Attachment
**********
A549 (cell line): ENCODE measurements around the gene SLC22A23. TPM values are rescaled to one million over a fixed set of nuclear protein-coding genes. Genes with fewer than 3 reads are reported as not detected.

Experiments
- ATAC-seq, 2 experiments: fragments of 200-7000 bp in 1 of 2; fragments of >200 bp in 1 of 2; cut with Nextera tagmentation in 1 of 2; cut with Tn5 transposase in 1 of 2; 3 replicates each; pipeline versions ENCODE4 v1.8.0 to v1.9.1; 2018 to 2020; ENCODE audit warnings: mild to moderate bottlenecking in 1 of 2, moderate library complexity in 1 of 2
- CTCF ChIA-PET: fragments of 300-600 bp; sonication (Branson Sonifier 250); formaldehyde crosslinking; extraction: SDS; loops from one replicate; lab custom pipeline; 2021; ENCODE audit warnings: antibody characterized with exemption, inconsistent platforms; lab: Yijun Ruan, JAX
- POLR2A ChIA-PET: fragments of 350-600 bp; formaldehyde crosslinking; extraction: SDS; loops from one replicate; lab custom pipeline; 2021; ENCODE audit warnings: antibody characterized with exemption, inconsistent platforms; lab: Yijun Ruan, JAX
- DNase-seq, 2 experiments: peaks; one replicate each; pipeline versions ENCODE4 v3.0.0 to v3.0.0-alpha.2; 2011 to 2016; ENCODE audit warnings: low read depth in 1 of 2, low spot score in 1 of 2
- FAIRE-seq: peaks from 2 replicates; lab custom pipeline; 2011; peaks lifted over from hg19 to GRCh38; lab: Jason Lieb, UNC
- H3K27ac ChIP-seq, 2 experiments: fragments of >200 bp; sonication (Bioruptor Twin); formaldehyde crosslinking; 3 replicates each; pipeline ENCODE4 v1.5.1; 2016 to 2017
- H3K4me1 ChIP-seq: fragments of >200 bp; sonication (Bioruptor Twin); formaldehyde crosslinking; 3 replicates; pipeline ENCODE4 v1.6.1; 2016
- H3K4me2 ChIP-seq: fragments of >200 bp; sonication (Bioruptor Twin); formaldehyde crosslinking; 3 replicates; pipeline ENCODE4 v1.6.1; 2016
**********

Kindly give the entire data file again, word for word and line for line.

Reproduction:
A549 (cell line): ENCODE measurements around the gene SLC22A23. TPM values are rescaled to one million over a fixed set of nuclear protein-coding genes. Genes with fewer than 3 reads are reported as not detected.

Experiments
- ATAC-seq, 2 experiments: fragments of 200-7000 bp in 1 of 2; fragments of >200 bp in 1 of 2; cut with Nextera tagmentation in 1 of 2; cut with Tn5 transposase in 1 of 2; 3 replicates each; pipeline versions ENCODE4 v1.8.0 to v1.9.1; 2018 to 2020; ENCODE audit warnings: mild to moderate bottlenecking in 1 of 2, moderate library complexity in 1 of 2
- CTCF ChIA-PET: fragments of 300-600 bp; sonication (Branson Sonifier 250); formaldehyde crosslinking; extraction: SDS; loops from one replicate; lab custom pipeline; 2021; ENCODE audit warnings: antibody characterized with exemption, inconsistent platforms; lab: Yijun Ruan, JAX
- POLR2A ChIA-PET: fragments of 350-600 bp; formaldehyde crosslinking; extraction: SDS; loops from one replicate; lab custom pipeline; 2021; ENCODE audit warnings: antibody characterized with exemption, inconsistent platforms; lab: Yijun Ruan, JAX
- DNase-seq, 2 experiments: peaks; one replicate each; pipeline versions ENCODE4 v3.0.0 to v3.0.0-alpha.2; 2011 to 2016; ENCODE audit warnings: low read depth in 1 of 2, low spot score in 1 of 2
- FAIRE-seq: peaks from 2 replicates; lab custom pipeline; 2011; peaks lifted over from hg19 to GRCh38; lab: Jason Lieb, UNC
- H3K27ac ChIP-seq, 2 experiments: fragments of >200 bp; sonication (Bioruptor Twin); formaldehyde crosslinking; 3 replicates each; pipeline ENCODE4 v1.5.1; 2016 to 2017
- H3K4me1 ChIP-seq: fragments of >200 bp; sonication (Bioruptor Twin); formaldehyde crosslinking; 3 replicates; pipeline ENCODE4 v1.6.1; 2016
- H3K4me2 ChIP-seq: fragments of >200 bp; sonication (Bioruptor Twin); formaldehyde crosslinking; 3 replicates; pipeline ENCODE4 v1.6.1; 2016